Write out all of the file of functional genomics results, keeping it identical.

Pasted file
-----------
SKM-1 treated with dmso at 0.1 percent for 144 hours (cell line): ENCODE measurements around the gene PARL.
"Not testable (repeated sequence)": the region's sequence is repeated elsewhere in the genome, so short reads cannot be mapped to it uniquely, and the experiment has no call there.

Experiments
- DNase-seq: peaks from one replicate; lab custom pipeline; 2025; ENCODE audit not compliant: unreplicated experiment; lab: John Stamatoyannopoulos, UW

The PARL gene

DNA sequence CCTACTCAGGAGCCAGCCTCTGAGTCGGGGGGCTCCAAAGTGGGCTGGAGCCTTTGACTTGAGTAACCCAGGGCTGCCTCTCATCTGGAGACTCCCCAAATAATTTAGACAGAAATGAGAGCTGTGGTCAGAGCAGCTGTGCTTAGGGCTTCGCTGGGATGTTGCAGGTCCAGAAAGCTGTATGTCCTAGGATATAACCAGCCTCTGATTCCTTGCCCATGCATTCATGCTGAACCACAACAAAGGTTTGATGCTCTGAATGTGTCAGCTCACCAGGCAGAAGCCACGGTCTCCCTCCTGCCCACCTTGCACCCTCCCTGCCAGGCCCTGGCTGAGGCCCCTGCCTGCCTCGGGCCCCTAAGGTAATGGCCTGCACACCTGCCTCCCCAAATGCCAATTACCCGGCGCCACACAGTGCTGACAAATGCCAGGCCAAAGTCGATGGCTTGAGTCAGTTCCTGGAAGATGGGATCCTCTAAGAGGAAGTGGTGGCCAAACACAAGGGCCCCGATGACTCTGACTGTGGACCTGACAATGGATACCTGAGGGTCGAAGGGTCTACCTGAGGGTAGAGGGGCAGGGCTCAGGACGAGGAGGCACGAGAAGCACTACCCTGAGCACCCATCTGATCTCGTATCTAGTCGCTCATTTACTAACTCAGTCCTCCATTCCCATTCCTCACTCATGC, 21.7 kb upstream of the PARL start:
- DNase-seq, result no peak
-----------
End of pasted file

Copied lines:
SKM-1 treated with dmso at 0.1 percent for 144 hours (cell line): ENCODE measurements around the gene PARL.
"Not testable (repeated sequence)": the region's sequence is repeated elsewhere in the genome, so short reads cannot be mapped to it uniquely, and the experiment has no call there.

Experiments
- DNase-seq: peaks from one replicate; lab custom pipeline; 2025; ENCODE audit not compliant: unreplicated experiment; lab: John Stamatoyannopoulos, UW

The PARL gene

DNA sequence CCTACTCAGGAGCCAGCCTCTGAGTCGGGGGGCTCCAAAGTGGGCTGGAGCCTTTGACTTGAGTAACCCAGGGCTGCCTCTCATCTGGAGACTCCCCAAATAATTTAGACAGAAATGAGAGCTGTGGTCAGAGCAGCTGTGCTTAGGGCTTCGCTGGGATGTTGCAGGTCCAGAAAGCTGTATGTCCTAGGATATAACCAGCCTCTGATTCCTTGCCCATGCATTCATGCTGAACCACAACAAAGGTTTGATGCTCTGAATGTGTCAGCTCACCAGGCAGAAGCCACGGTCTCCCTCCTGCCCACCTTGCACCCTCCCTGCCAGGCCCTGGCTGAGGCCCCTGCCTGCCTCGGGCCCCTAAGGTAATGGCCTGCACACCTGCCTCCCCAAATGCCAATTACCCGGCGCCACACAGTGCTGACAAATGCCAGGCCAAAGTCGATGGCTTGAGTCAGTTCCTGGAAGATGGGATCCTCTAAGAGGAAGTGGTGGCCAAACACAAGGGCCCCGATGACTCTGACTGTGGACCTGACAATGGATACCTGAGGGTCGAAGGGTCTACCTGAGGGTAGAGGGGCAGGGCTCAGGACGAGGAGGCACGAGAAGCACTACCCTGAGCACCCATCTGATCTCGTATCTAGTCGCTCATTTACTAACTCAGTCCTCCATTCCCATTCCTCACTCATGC, 21.7 kb upstream of the PARL start:
- DNase-seq, result no peak